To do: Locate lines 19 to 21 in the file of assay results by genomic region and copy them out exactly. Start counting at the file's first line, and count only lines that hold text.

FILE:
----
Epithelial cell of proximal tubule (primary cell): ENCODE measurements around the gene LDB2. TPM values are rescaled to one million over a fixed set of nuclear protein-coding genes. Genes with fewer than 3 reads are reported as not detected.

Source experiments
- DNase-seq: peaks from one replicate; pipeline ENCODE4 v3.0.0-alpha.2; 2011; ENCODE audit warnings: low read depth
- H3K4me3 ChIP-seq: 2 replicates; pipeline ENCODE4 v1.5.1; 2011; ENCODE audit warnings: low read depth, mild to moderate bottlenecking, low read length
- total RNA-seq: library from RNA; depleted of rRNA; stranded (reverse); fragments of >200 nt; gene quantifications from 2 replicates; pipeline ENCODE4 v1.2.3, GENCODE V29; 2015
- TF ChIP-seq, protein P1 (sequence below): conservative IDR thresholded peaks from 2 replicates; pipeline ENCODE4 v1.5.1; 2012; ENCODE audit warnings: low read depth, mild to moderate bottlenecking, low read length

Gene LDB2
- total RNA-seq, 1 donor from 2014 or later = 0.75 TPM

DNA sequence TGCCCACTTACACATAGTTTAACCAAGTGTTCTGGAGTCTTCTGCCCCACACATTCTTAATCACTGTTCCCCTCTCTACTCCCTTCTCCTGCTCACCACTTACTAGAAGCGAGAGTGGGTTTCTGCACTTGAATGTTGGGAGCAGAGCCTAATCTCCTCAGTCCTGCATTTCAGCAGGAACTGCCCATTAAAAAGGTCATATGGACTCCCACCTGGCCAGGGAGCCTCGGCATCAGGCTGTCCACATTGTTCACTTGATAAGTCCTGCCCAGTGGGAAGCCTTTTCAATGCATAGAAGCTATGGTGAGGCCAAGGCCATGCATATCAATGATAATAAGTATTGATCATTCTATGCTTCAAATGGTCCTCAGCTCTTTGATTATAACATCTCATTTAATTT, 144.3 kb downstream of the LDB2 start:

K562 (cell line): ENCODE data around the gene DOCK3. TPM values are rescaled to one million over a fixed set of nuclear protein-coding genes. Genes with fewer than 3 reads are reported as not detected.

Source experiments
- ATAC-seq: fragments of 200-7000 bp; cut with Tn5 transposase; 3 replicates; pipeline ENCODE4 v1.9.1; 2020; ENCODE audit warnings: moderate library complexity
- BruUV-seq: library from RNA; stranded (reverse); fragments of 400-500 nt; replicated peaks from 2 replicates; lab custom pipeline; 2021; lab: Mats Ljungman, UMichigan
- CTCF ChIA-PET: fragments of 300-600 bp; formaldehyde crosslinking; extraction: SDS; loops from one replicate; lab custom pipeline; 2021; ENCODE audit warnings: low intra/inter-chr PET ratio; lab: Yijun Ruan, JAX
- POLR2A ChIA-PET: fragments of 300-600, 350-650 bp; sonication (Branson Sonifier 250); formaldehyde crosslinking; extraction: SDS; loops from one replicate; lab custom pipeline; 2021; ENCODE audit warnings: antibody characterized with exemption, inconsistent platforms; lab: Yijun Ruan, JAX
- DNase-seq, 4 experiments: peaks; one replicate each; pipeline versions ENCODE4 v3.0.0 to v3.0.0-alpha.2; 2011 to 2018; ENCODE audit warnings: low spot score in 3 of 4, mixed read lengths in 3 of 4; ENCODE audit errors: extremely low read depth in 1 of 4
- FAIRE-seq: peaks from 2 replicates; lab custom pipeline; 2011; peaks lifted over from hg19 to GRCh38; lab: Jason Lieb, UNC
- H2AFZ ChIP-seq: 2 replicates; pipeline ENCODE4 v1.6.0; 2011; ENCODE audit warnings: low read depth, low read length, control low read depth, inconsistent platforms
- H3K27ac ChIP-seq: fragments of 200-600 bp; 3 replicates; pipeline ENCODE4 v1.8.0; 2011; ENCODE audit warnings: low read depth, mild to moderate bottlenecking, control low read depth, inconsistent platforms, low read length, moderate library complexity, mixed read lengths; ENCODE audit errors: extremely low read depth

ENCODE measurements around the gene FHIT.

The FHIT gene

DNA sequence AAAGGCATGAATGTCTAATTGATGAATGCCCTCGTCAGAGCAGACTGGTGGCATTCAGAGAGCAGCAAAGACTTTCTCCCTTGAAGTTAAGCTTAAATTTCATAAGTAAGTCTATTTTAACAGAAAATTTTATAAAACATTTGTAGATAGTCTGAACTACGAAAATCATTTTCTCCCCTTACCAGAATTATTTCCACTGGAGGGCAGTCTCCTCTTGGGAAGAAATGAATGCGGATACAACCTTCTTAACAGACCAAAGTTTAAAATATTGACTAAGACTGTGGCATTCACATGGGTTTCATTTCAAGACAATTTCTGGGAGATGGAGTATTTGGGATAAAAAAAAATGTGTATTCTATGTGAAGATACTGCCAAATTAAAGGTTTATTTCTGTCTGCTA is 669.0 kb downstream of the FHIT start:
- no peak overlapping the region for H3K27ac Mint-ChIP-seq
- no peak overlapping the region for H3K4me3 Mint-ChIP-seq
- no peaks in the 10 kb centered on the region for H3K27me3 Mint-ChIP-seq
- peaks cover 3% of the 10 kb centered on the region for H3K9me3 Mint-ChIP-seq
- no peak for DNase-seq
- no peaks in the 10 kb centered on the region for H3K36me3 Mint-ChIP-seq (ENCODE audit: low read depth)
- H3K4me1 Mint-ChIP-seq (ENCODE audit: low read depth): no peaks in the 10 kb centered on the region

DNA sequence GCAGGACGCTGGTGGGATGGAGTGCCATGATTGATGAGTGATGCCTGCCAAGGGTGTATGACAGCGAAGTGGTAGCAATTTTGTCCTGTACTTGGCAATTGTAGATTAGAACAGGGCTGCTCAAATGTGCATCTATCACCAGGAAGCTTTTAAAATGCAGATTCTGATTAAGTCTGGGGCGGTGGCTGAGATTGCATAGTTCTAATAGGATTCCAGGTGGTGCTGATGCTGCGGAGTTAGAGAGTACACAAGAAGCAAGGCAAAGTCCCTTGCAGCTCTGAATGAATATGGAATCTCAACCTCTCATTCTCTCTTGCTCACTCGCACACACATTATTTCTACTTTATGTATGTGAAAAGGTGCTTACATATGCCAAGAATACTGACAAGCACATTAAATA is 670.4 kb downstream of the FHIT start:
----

- H3K27ac ChIP-seq: fragments of 200-600 bp; 3 replicates; pipeline ENCODE4 v1.8.0; 2011; ENCODE audit warnings: low read depth, mild to moderate bottlenecking, control low read depth, inconsistent platforms, low read length, moderate library complexity, mixed read lengths; ENCODE audit errors: extremely low read depth

ENCODE measurements around the gene FHIT.

The FHIT gene